No, it’s, it’s, it’s always an emotional day out there. Like for, for us at the front end, you know, with Keegan at the backend with everybody else, like everybody goes through those emotions. And I said this to one of my writers here in DC is like, you know, I really do think Leadville is probably one of the more challenging one day events out there. It has this like mystique about it. Some people like, you know, complained because it’s not really a mountain by course, like I said before, but like it’s extreme altitude. It’s super high in. It’s always given you punches right. When you don’t need them, including the Boulevard, whether it is at like wall toward the end. Uh, which always hurts, definitely pushes me in the face. Uh, for sure. Um, so you get, so you get there, you have all the emotions you’re at the finish where’s blaze at this point, you’re at the finish line, whereas place.

Alison Tetrick (00:45:11):

So I’m at the finish line and I’m like, Adam, like I literally was telling you, it’s like, and this is like, I, you please edit this. If it’s such, first-world princess problems over here. But I get to the finish

Adam Pulford (00:45:24):

Line here on the train ride podcast.

Alison Tetrick (00:45:28):

I get there. And I’m like, this is the first time I’ve finished these types of it’s an event like this where there’s um, like I’m holding my bike and they give me a water and I’m like, it’s not a beer. And like, I didn’t have a friend at the finish line. Like no one handed me a beer, no one took my bike. They’re like good job. Like in the volunteers are so lovely, but they’re like good jobs. You know? I’m like, where’s, there’s no beer, there’s no bike take away. Like we’re supposed to go. And then I like sit on the ground and this woman like asks if I’m okay. And I’m like, I felt great, but I like pull out my phone and find my friends to see where blazes and he’s 27 miles away. And I’m like, oh boy, he has the keys to the truck. Um, on his person, like we did stash them air. Um, he also has my meal and drink tickets on his person in his wallet. And um, there you have it. So the finish was interesting. So I sat there for a while. Um, I had it my credit card, my ID of course my pocket. And I went to a hotdog stand. I bought a $4 hot dog and I just would keep sitting in the finished gate and I don’t know where to go. And I looked back and I was like 18 miles to go. I’m like, oh, this is we’re in it. Like this is going to be a while

Alison Tetrick (00:46:52):

I was confused. Um, everyone’s great. There’s a lot of emotion and long story short. Um, I did the Olympic recap with the, um, the mood podcast with Lance and, and so I’m like now I feel like I’m worrying the people in the finished gate cause I’m still sitting there. So they think I’m like, bill, I just didn’t know where to go.

Adam Pulford (00:47:13):

The weird person that’s like over here than over there. And then over here again, and then they’re like, whoa,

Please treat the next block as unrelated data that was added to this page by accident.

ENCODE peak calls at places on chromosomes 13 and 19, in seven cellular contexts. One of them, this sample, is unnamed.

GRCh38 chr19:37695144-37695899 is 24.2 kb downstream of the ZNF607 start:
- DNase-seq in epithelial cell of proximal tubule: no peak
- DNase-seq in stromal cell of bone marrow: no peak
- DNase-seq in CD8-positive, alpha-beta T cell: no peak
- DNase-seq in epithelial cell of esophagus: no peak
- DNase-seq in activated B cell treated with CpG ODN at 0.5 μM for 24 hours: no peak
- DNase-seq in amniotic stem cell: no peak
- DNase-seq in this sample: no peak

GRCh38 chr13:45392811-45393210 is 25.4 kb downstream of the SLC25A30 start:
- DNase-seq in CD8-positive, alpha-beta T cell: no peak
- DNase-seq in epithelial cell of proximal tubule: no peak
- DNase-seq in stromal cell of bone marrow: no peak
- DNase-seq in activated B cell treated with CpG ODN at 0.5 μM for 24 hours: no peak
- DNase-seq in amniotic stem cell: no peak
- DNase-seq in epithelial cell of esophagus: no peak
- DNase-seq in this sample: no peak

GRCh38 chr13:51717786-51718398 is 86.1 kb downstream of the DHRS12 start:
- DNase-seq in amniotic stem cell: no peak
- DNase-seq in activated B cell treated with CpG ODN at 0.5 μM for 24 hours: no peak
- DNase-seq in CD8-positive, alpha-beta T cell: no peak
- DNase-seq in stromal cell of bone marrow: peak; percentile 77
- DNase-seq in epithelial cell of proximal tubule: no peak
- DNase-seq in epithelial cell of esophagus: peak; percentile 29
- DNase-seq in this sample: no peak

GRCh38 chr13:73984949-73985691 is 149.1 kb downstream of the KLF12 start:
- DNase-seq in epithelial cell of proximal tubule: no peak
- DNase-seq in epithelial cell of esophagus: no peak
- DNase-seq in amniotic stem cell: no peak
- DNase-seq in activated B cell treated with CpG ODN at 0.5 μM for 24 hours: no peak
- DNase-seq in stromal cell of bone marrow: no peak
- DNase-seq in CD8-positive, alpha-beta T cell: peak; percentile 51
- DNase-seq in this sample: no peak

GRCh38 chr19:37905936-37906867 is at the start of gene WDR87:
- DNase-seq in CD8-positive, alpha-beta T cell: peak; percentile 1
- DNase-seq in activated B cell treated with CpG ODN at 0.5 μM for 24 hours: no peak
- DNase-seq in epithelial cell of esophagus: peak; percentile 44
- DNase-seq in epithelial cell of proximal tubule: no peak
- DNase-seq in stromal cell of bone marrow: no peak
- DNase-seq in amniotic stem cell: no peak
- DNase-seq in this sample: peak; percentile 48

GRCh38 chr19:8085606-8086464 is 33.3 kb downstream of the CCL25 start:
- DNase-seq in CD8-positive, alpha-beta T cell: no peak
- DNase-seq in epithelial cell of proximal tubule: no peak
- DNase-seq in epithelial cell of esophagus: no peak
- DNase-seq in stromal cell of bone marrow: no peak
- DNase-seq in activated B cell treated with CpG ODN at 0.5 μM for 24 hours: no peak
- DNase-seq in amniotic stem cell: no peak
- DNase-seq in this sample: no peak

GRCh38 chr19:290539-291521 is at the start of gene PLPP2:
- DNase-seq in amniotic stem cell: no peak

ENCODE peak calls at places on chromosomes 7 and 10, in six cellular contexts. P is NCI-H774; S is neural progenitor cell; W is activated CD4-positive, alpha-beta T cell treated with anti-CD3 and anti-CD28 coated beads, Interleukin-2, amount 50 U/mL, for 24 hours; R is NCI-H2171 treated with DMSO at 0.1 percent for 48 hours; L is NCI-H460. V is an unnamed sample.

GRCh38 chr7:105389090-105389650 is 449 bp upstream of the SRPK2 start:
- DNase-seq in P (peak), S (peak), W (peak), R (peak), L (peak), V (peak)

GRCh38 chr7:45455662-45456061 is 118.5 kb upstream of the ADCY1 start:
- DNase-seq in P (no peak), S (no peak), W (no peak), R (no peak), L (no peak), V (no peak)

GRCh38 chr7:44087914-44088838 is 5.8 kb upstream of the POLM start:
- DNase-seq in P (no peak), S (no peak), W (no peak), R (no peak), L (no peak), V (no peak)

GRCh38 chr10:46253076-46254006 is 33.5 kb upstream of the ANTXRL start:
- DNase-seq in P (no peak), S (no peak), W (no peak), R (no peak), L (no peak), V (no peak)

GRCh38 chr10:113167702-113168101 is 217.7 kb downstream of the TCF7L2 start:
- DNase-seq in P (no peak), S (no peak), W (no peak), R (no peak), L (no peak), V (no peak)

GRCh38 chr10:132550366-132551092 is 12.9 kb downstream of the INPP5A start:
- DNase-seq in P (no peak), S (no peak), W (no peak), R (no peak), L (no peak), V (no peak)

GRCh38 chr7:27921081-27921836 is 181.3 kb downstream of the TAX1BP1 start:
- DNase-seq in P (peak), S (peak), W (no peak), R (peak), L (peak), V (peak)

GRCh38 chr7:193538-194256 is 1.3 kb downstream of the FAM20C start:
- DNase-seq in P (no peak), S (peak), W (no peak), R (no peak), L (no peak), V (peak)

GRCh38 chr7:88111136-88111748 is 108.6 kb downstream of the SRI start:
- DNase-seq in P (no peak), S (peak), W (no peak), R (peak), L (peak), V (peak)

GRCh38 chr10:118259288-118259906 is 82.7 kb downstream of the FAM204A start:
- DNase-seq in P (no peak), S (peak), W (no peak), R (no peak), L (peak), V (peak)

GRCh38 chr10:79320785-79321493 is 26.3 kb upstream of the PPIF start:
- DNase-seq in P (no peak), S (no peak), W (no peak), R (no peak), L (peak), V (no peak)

Alison Tetrick (00:47:19):

I think there’s a whole festival I could go do. Yeah. But I’m just sitting there because I don’t know where to go. I’m really wanting to get out of my Shammy. Right. Like I’d been in it a long

Adam Pulford (00:47:27):

Time after 10 hours. Yes. Yeah. I was

Alison Tetrick (00:47:30):

Like, I want to get out. And so I’m like all my fine, I’ll just go back on course. Adam’s going to kill me, but I’ll just ride backwards and find blaze and then riding with him, make sure he’s okay. And then he lose a service. Of course, in the find my friend is freezing and um, and then I’m just going in some dude that’s, you know, nice job on the podcast alley with Lance, your buddies down there. And I was like, I can go get that whiskey now. So I go down, get the whiskey, get a full Swan year, you know, like then, you know, make, make them go to work a little bit. And then, uh,

Alison Tetrick (00:48:06):

Got that hung out. And he’s looking for Anna and um, you know, I’m hanging out with the team there, the, we do team and that was really cool. And I was like, wow. And I told him, I was like, you were just like weird, like in the, in the trees. He’s like, well, I’m kind of like one of those people now it’s like, okay, fair enough. You know? And uh, he gets on the motorbike and goes and finds blaze on course and goes, find Anna. And then he texts me and tells me like we’re blazes and the super cool.

Adam Pulford (00:48:32):

And he got it on his, he got on his dirt bike and went and found blaze that’s actually,

Alison Tetrick (00:48:37):

Yeah, it was super cute. And uh, and the blades,

Adam Pulford (00:48:41):

Did he get the keys or what? He’s just like your motor paced

Alison Tetrick (00:48:44):

Got the keys. He did it. He just said like, he’s gonna make it. And blaze made the cutoff by 14 minutes. Um, he hadn’t eaten anything in six hours and he was dry heaving up power line. Um, but blaze made the cutoff like super proud of them. It was awesome. And

Alison Tetrick (00:49:05):